Palliative Care Has Gone Under A Lot Book Report


¶ … Palliative care has gone under a lot of changes as the years have progressed. Just like how general care has been advanced for the sick in areas such as pharmacology and medical engineering, palliative care has also been given much importance. Palliative care has been recognized as a specialty in many countries. There has been evidence that a care outlook that takes note of psychosocial, psychological and spiritual support is very effective and holds great importance in the eyes of those who are sick and their families. (Beaver et al., 2000) In simpler terms, palliative care means to relieve the sufferings of the sick and not really to make the treatment effective. (Macpherson, 2002) Watching the movie Wit, I was truly saddened and affected by the degree of importance that is given to research these days. Research for a horrible disease like cancer should be carried out but not on the cost of human beings being treated like guinea pigs. Vivian as smart and clever as she is shown to be very strong and capable. She is totally aware of the negative sentiments that Dr. Harvey Kelekian and Dr. Jason Posner have towards her.

Just as the movie starts, it is seen that when the nurse comes in and puts the object on the table, she does not even greet Vivian. Vivian being a patient of chemotherapy and affected with cancer goes on to greet her. The nurse doesn't greet her or ask her how she is, puts whatever she came to put and then just goes away. Thus, as the movie starts it is revealed that a lot of nurses and health care professionals do lack the fundamental manners that are required. Regardless of what state a person is in, if they are sick or healthy, old or young, all the patients want to be treated with courtesy and politeness.

In my opinion, Doctor Kelekian and Posner were more concerned with their research project going on as opposed to the health of the patient. Even in the beginning of the movie, the way Kelekian explains it to Vivian is no way in which someone should be told that they have cancer. Even though she portrays to be strong, surely this news would have impacted her at a great level. After telling her that, he goes on to explain how they are willing to treat her with the full dose and the complete cycle. Even though in his thinking, he is not making it very obvious. However, the tone of his conversation and the way he presents the entire case to Vivian makes it quite obvious that they will use her for research. Thus, the concept of beneficence was totally ignored and the doctors gave more relevance to the research as opposed to Vivian's welfare.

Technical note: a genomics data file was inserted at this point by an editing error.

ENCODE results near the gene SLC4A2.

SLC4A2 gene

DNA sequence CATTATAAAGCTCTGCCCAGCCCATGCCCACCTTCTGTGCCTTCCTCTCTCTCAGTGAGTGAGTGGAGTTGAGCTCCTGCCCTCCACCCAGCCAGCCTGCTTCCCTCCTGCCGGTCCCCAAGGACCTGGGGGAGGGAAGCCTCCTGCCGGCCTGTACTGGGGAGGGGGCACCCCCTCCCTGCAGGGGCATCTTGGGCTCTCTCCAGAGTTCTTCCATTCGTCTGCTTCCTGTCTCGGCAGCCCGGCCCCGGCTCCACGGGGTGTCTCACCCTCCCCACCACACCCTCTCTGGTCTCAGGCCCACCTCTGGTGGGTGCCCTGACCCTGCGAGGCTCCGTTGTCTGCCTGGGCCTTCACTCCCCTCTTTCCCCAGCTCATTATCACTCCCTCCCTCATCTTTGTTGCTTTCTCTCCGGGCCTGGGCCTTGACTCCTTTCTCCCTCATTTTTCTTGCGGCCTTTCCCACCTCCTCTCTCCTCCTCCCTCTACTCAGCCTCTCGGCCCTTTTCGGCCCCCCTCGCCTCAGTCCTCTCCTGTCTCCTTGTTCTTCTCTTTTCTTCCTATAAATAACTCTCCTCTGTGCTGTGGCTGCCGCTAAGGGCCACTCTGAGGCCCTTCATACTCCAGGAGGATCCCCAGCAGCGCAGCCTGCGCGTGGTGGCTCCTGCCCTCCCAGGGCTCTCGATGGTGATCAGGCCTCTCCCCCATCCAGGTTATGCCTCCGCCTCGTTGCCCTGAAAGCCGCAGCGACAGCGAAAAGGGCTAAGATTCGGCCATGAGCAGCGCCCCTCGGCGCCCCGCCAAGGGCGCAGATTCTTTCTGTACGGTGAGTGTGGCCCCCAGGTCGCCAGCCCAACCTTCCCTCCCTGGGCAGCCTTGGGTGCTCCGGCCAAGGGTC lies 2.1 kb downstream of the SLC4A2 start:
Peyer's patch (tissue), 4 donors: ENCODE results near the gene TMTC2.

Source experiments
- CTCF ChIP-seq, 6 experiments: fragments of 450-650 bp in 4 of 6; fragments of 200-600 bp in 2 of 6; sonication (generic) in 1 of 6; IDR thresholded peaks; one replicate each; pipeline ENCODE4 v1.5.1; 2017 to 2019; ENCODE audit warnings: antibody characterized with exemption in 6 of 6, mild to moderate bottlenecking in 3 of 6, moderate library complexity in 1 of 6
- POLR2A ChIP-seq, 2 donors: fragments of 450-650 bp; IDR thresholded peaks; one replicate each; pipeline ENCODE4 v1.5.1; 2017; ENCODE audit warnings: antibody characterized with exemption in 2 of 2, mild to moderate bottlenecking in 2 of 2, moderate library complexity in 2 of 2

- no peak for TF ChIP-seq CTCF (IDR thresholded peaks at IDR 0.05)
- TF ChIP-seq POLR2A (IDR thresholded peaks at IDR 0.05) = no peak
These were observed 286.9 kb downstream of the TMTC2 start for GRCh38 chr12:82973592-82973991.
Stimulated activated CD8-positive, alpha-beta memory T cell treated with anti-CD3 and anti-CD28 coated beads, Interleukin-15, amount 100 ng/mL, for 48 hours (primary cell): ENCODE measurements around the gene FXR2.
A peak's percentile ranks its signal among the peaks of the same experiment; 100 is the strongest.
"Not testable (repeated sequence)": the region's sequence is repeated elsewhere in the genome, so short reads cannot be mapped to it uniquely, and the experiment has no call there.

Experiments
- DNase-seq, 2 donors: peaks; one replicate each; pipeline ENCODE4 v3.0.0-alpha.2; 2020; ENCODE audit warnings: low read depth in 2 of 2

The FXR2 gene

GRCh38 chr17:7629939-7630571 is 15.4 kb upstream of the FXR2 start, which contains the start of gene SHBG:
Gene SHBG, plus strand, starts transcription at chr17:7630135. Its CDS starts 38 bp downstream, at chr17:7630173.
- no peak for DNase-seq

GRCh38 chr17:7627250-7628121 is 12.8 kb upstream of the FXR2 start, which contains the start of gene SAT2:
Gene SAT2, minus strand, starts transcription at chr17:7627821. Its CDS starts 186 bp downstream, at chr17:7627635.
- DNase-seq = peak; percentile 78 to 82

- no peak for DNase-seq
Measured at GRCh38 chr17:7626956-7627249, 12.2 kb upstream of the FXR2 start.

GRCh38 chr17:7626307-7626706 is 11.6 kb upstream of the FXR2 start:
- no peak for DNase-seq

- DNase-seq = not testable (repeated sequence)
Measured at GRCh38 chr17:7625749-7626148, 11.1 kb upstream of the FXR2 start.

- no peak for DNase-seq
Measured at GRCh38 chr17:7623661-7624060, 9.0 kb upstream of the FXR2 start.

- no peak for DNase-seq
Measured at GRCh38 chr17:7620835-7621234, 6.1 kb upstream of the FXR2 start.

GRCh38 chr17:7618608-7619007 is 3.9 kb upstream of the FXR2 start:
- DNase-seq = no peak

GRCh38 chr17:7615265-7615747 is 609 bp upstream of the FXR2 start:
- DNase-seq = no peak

As the movie continues, it is seen that Vivian is quite sarcastic and clever towards her treatment by the doctors there. Even though she makes fun of them and tries to make a crude humor out of it, we notice that her quality of life begins diminishing just as the movie continues. This aspect of the movie will be discussed below in much more detail.

Palliative care

A major theme of palliative care was ignored in this movie is informing the patient about what is going on. Vivian was directed about where to go and what to do. However, no one took notice to explain to her regarding what is happening or what was going to happen. The first instance is when she was taken for the x ray. The doctor did not introduce himself nor did he till Vivian what he was about to do. Just because a person does not have medical knowledge, it doesn't mean that he or she should not be told what is done with him. When she goes in there, she is totally lost about what is about to happen. In that same scene, it shown that the doctor is extremely rude and does not exhibit polite manners. The way he bluntly shouts 'name', is very straight forward and not exhibit manners. The patient doesn't feel comfortable or open in these sorts of settings.

Another instance is when Vivian was taken in for an examination by Dr. Posner. Dr. Posner showed interest in Vivian and tried talking to her about being in her class; however he seemed very nervous and irritated in the procedure as well. This was unethical and not professional at all. He left the patient in a compromised position on the table with anyone able to walk in on her. Dr. Posner did not take care of and didn't respect patient privacy at all.

Palliative care includes that the patient is withdrawn...